In a bulletin, the Jose Maria Morelos y Pavón Regional Center for the Defense of Human Rights and the Collective against Torture and Impunity (CCTI in its Spanish acronym) stated that “the government of the State has not arrested anybody responsible for the extrajudicial killing of Eduardo Catarino Dircio; the State Human Rights Commission has not asked the State Government for precautionary measures for the Catarino Cipriano family, who, by publicly denouncing the extrajudicial and summary execution of Eduardo Catarino Dircio, as well as threats and verbal aggression against relatives and witnesses are in a high risk situation. The situation is aggravated because the spokesman of the state in an effort to hide the facts, in his statements pointing to Lic. Eduardo Catarino Dircio criminalizes him by identifying him as a “hitman”. Such criminalization is an additional grievance for the family, their Tixtla compañeros and lawyers from Guerrero.”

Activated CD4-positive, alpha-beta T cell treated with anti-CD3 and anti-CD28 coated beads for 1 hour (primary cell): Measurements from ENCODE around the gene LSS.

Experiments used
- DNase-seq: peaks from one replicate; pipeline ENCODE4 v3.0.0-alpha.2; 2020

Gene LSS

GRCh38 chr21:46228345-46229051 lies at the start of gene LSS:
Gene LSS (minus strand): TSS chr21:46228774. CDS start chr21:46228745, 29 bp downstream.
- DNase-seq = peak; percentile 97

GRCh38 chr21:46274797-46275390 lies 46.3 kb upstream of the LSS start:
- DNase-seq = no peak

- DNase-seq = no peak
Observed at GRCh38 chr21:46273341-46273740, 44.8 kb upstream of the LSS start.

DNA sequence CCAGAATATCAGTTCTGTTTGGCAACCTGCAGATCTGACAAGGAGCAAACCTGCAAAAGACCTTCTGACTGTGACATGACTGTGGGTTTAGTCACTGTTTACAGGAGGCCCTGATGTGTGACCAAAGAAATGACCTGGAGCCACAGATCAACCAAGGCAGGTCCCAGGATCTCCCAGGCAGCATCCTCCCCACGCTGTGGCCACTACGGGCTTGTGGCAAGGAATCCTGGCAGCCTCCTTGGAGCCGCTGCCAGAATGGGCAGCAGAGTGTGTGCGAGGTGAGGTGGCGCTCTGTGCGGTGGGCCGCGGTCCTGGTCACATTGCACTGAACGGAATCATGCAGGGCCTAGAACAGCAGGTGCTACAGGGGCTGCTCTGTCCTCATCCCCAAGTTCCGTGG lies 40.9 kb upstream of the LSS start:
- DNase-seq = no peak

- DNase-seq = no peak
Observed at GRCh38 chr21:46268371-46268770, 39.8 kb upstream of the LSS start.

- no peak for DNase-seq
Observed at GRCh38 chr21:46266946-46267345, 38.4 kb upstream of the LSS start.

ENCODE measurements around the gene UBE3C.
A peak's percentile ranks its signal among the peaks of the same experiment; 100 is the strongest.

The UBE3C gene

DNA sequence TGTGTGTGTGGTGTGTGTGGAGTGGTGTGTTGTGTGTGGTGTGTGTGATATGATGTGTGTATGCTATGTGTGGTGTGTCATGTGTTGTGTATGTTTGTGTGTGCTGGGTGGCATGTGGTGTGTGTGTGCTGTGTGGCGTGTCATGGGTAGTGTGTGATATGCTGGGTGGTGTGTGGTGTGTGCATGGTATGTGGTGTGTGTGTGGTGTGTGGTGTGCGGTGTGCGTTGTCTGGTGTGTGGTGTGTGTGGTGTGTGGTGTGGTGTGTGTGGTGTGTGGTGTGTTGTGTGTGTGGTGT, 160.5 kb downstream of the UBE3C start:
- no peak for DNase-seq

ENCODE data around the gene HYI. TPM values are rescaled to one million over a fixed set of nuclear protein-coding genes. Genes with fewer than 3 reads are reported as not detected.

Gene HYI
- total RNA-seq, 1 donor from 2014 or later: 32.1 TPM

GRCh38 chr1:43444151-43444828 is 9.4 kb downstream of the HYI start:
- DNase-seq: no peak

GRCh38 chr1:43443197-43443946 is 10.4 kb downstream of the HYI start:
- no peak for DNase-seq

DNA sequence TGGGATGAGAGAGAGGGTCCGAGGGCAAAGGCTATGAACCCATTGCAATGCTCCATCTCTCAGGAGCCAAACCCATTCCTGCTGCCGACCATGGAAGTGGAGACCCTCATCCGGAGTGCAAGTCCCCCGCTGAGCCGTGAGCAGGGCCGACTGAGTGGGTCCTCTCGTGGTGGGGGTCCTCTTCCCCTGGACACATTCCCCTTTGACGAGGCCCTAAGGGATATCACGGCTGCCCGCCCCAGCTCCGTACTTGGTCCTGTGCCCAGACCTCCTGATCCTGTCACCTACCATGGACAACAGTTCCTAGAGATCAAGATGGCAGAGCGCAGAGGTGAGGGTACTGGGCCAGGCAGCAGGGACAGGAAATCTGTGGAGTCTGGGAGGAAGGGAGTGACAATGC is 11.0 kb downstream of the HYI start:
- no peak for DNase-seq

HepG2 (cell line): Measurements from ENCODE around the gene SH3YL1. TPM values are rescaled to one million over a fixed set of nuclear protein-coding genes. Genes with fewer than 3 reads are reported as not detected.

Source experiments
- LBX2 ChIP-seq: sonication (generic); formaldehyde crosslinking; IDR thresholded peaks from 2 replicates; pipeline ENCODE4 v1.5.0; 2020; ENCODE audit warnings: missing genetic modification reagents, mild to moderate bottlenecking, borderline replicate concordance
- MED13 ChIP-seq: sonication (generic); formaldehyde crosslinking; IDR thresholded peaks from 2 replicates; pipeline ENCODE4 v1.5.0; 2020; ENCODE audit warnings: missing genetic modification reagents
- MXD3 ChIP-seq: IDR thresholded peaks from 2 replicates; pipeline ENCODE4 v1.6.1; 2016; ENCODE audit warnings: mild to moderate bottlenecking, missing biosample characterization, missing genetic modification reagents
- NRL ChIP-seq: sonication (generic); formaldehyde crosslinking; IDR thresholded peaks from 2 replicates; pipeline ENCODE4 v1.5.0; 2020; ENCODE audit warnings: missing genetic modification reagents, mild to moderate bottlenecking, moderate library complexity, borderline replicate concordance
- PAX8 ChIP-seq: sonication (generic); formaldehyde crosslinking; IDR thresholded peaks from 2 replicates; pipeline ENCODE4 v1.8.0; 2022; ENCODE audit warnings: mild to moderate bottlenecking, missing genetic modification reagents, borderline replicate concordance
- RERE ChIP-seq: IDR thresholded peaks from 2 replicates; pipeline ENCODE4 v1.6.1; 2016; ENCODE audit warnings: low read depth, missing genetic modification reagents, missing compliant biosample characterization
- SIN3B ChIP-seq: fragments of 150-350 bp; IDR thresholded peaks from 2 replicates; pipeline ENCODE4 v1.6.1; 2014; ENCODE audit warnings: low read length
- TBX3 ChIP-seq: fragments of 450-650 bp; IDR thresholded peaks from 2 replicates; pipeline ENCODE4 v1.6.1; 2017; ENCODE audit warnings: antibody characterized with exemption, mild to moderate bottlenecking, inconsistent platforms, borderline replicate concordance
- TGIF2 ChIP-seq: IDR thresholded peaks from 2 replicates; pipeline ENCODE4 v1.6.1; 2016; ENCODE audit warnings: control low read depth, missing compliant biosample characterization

In their bulletin, the two civil organizations indicated that their concern “goes beyond what has happened to this extrajudicial killing that should not go unpunished: we are concerned about the lack of sensitivity of those who are in charge of safeguarding the safety of all citizens of Guerrero; (…) we are concerned that despite the militarization in several violent points of the state such as Chilpancingo, Tixtla and Chilapa, executions and murders continue to occur every day; that the police and army elements continue to give motives to generate distrust among the citizens, for that reason once again we reject the Law of Internal Security.”

 For more information in Spanish:

Denuncian ejecución extrajudicial de abogado de Morena en Guerrero (Proceso, 4 de junio de 2017)